Emmanuel Has Come- a Devotion (4/4)

Emmanuel Has Come- a Devotion (4/4)

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“O come, O come, Emmanuel, and ransom captive Israel, that mourns in lonely exile here until the Son of God appear. Rejoice! Rejoice! Emmanuel shall come to thee O Israel!”

 Each Advent season, these words are sung in churches around the nation and likely, in some form, around the globe. They are words of hope and longing. They are words of expectation and yet to be fulfilled promise. They are words that capture, very well, the mood of the Israelite people at the time of the incarnation. There was longing and pain, yet there was hope.

I don’t know that we could fully grasp the frame of mind of the Israelites at the time of Jesus’s coming. They were a people who for centuries had sat under the rule of other nations. They had been oppressed for centuries and had endured the pain and sorrow resultant from their own sinful disregard for the Lord. And yet, while this likely weighed heavy on their hearts, still there was hope. God had been silent for a long time. Yet still there was hope.

We spend much of this season each year in a mode of hopeful anticipation, always waiting for what’s next. We wait for the parties. We wait for the gifts. Excitement builds as we look forward to opportunities for creating new memories with our families, memories we hope will be with us for a lifetime. And for some of us, we simply wait in hopeful anticipation for the season to be all over so we can get back to everyday life. Advent is a season driven by the anticipation of what’s next.

At the time of the birth of Jesus, hopeful anticipation was in the air as the people awaited the coming of the promised Messiah. Through centuries of silence they waited on an ancient promise of God that was yet to be fulfilled. But in a single moment, through a single birth, this hopeful anticipation turned into a divine reality. This birth is recorded in Luke chapter 2, both simply and directly. “She gave birth to her firstborn son and wrapped him in swaddling cloths and laid him in a manger, because there was no place for them in the inn.” (Luke 2:7, ESV)

This, in so many ways, seems like a relatively ordinary beginning for something so extraordinary. A child is born. This is something that happens all over the world every day. Making it perhaps even more lackluster (at least on the surface) is the setting, a manger, because there was no room at the inn. But on this night, this ordinary woman in this humble place gave birth to the extraordinary. In that night, hope had come.

Hindsight can be both a blessing and a curse. It can be a blessing because it gives us the opportunity to look back on things and see them as they really were, giving us the complete picture that we may have missed in the moment. It can be a curse because gaining that complete picture may help us to better understand just how blind we were to have missed what was happening in the moment. There are many who we read about in the gospels who would have benefited from being able to look back on the significance of that night so they could more fully understand the events of that time.  During this blessed child’s time on earth he was misunderstood, mocked, and challenged. He was beaten executed. There were many who simply had no idea what was right in front of their eyes. They simply had no idea that the subject of centuries of hopeful anticipation was standing right in front of them. Without the benefit of hindsight, they missed the divine truth before them . . . Emmanuel had come.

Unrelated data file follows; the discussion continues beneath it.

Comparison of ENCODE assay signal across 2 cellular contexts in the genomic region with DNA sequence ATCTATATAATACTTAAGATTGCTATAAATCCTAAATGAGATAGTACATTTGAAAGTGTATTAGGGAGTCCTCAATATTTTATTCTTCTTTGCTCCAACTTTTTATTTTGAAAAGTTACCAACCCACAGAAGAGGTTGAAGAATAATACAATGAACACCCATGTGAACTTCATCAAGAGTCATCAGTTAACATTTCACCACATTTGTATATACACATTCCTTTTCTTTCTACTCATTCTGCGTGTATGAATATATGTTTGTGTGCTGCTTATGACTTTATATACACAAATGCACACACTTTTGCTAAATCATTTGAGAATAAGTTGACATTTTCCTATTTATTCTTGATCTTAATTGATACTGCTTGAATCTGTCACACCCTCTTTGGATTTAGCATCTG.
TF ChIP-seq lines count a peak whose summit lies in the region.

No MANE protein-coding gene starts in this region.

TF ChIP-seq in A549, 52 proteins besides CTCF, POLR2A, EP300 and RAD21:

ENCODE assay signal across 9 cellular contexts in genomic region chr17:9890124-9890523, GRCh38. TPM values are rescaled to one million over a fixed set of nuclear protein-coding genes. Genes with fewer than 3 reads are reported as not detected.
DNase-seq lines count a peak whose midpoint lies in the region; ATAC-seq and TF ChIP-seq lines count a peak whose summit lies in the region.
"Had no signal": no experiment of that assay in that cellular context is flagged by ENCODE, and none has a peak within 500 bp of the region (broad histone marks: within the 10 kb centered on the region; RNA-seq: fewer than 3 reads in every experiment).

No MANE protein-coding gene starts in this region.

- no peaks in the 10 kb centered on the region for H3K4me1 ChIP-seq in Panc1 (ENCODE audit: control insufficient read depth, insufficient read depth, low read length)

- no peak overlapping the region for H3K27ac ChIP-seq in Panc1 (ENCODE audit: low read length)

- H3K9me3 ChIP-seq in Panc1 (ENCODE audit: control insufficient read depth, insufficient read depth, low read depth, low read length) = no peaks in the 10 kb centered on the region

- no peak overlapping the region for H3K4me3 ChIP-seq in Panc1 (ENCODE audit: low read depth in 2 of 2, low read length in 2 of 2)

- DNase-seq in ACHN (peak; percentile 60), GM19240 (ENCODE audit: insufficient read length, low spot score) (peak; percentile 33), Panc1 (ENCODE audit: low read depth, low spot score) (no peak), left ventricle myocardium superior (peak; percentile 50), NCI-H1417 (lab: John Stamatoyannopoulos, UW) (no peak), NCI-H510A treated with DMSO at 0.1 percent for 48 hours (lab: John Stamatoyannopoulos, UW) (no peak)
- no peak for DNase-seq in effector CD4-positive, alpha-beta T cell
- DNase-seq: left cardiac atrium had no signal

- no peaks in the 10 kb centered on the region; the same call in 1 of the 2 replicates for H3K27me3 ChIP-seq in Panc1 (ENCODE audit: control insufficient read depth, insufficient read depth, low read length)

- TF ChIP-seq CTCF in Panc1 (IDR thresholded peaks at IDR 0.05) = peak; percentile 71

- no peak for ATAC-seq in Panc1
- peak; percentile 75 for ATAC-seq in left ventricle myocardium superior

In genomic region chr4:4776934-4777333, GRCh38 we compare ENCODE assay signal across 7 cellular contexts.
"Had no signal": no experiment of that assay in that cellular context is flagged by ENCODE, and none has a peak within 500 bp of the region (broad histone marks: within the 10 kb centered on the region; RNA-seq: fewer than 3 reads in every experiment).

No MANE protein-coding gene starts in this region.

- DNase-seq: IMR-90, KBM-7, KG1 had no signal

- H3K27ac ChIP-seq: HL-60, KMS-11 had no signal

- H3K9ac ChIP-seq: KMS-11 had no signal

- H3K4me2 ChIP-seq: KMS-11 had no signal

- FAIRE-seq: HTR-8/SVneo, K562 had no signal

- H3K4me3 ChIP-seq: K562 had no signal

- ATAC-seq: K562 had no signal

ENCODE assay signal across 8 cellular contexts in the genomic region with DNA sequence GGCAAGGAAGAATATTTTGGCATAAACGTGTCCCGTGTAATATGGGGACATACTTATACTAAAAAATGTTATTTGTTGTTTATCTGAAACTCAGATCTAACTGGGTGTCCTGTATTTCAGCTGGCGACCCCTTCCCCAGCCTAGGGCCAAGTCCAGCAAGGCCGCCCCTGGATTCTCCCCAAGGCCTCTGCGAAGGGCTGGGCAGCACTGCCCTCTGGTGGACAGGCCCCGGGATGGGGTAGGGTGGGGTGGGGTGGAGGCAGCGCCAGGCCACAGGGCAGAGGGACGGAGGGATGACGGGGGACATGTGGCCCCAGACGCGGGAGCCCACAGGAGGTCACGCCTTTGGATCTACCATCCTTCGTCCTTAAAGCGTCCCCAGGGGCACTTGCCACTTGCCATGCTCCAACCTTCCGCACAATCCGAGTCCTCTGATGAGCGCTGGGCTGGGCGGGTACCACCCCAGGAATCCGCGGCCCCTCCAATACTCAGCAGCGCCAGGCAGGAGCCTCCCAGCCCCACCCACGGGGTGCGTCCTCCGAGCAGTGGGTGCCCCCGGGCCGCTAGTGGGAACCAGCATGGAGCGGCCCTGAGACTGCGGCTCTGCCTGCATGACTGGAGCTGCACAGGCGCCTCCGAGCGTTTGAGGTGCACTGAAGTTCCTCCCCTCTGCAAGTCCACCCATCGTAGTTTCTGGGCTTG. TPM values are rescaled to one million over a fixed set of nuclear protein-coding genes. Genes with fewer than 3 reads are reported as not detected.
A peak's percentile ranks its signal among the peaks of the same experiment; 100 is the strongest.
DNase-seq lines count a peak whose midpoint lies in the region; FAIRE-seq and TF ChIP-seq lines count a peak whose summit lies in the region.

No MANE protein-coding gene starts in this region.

Because on that night, as illustrated in Paul’s letter to the Philippians, God the Son “emptied himself, by taking the form of a servant, being born in the likeness of men.” (Philippians 2:7, ESV) John’s gospel puts it this way: “And the Word became flesh and dwelt among us, and we have seen his glory, glory as of the only Son from the Father, full of grace and truth.” (John 1:14, ESV) Hope had come. Emmanuel had come.

Now, here we are, approximately two millennia later. We’ve had two thousand years to process this unique period of history. We have records of this extraordinary time; inspired records giving us all that God would have us to know about that time when He was with us . . . visibly, audibly, with us.  We live in a unique time. Because as we gaze back to His first advent, processing that short time in history where He appeared, “full of grace and truth,” we wait in hopeful anticipation ourselves as well.

You see, we can look back and revel in the fact that he took our sin and gave us His righteousness. We can look back and revel in the fact that He has taught us how to live out the Kingdom here on earth. Ultimately, we can look back and see that God’s promise had been fulfilled. But much like the Israelites, we await the fulfillment of a promise as well. We await the promise of His Second Coming, that great and glorious day when the Son of Man will “come on the clouds of heaven with power and great glory.” (Matthew 24:30, ESV) Yes. Emmanuel has come. We celebrate that amazing moment in history during this Advent season. But we celebrate as we wait for yet another promise of God to be fulfilled. Emmanuel has come and He’s coming again. To God be the glory! Amen.

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